To determine how much output an enhanced radiation neutron warhead needed to kill or incapacitate a human, Pentagon scientists have used irradiation experiments on animals, particularly monkeys.
Over the past eight years, monkeys, including some trained to perform simple tasks, have been dosed in laboratory experiments with neutron radiation of up to 10,000 rads to determine the levels at which they could no longer work and at which they would die, according to Defense Department officials.
A dental X-ray delivers about one rad, according to a government report, and a dose of 500 rads would kill half the humans exposed to it.
Neutrons destroy and change cell structure, particularly in the central nervous system. Victims havce fits of nausea, loss of muscle control and eventually die, if the dose is great enough, primarily from heart ort respiratory failure.
How much radiation was needed from a tactical weapon to make it useful against enemy troops was a question turned over to Pentagon scientists years ago.
Last year the Defense Department asked for and received approval from then President Ford to go ahead with production of an enhanced radiation warhead designed for battlefield use.
That warhead, according to defense officials, would affect individuals in its "kill radius" within minutes and permit occupation of the attacked area within several hours.
Because the neutron warhead - nicknamed the "cookie cutter" - would confine its radiation to a specific target and limit collateral blast and heat damage, it is considered a more credible nuclear weapon by its supporters.
The pentagon and the Energy Research and Development Administration are now seeking funds in ERDA's fiscal 1978 budget to start production of this enhanced radiation warhead for the 56-mile-range Lance missile.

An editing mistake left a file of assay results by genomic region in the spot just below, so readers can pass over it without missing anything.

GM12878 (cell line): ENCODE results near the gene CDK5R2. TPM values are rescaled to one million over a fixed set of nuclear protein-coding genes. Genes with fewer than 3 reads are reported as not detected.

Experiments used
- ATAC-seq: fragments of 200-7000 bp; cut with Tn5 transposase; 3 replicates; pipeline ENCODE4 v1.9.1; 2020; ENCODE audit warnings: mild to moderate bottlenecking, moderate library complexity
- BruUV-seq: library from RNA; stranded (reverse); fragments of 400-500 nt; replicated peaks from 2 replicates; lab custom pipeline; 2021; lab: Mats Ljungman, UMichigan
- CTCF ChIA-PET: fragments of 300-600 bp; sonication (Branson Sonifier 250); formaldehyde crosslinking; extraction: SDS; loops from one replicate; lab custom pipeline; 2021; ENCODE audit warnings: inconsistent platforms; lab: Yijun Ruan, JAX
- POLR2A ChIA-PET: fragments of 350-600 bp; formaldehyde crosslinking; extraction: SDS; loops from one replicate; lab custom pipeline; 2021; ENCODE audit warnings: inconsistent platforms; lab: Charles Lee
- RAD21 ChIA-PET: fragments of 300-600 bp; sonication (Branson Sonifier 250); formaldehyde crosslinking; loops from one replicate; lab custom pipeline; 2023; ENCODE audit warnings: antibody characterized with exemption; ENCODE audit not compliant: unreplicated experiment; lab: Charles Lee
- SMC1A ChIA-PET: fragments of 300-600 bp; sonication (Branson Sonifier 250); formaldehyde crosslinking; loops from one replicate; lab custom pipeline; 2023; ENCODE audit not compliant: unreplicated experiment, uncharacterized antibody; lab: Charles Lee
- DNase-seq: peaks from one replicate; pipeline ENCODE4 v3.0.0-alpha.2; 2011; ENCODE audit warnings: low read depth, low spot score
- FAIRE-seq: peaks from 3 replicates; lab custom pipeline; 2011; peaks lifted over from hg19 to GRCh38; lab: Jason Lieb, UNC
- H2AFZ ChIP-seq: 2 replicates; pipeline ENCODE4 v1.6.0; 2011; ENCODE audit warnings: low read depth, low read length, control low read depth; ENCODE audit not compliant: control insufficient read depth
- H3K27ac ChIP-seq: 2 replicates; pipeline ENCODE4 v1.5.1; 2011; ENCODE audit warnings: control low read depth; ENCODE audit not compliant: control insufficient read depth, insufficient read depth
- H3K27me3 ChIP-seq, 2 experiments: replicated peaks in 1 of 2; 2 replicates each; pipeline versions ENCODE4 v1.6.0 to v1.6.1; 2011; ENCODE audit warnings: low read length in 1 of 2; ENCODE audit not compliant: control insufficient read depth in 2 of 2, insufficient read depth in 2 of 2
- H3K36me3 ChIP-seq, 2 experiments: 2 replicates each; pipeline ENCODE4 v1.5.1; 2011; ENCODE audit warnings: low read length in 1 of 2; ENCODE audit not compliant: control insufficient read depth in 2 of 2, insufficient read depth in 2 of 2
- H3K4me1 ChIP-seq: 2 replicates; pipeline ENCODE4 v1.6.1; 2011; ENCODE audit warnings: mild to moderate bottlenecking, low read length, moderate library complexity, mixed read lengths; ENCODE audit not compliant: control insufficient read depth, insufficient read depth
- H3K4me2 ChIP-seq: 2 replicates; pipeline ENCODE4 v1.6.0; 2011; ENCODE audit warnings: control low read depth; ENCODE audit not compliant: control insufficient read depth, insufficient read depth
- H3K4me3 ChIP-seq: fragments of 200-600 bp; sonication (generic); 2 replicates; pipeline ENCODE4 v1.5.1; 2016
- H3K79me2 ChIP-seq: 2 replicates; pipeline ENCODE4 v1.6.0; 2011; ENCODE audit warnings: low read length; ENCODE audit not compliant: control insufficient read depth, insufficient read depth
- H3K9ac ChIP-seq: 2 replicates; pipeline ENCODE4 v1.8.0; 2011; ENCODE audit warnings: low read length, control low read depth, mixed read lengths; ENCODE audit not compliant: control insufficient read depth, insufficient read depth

It would be the first publicly acknowledged tactical nuclear weapon specially designated to kill people by radiation rather than destroy installations and equipment by heat and blast.
The new warhead has never been tested against humans, according to defense officials.
Instead, from the tests on monkeys and other animals, a Defense Nuclear Agency statement notes,"estimates of biological effects" on humans from the proposed Lance warhead "have been sythesized."
A defensed scientist involved in the experiments said recently that the tests have all been at dosages designed to kill both the animals and people.
"There have been no low dose studies," he said, "where survivability was involved."
He added that he believes casualties from a neutron warhead attack would recover at approximately the same rate as those Japanese who survived the Hiroshima and Nagasaki atomic bombs.
A recent series of experiments at the Armed Forces Radiobiology Research Institute illustrate the testing techniques used over the past years.
Ten monkeys, averaging 3 1/2 years in age, were trained to operate treadmills. Each animals exercised on the machine for eight weeks to a point where he could run 10 minutes and rest five over six hours without tiring.
Each monkey was then placed in a compact cubicle called a "squeeze box," according to an official report of the experiment, and "exposed to a single whole-body dose of mixed gammaneutron radiation " totaling 4,600 rads.
The radiation did not pain the monkeys, according to defense officials.
Five seconds after exposure, each animal was put back on the treadmill and tested to see how much the radiation affected his performance and how long it took for him to die.
Results varied from monkey to monkey although 80 per cent became incapacitated within eight minutes after exposure.
All the monkeys eventually died from their radiation exposure but survival time according to the report, "ranged from seven to 132 hours."
One scientist involved in the monkey experiments said recently that because of the range of responses, there was no "certainty that the results in monkeys would be directly translatable to humans.
"Clinical information," he said, was the only way to determine human reaction and that was not available except in the few cases of radiation accidents.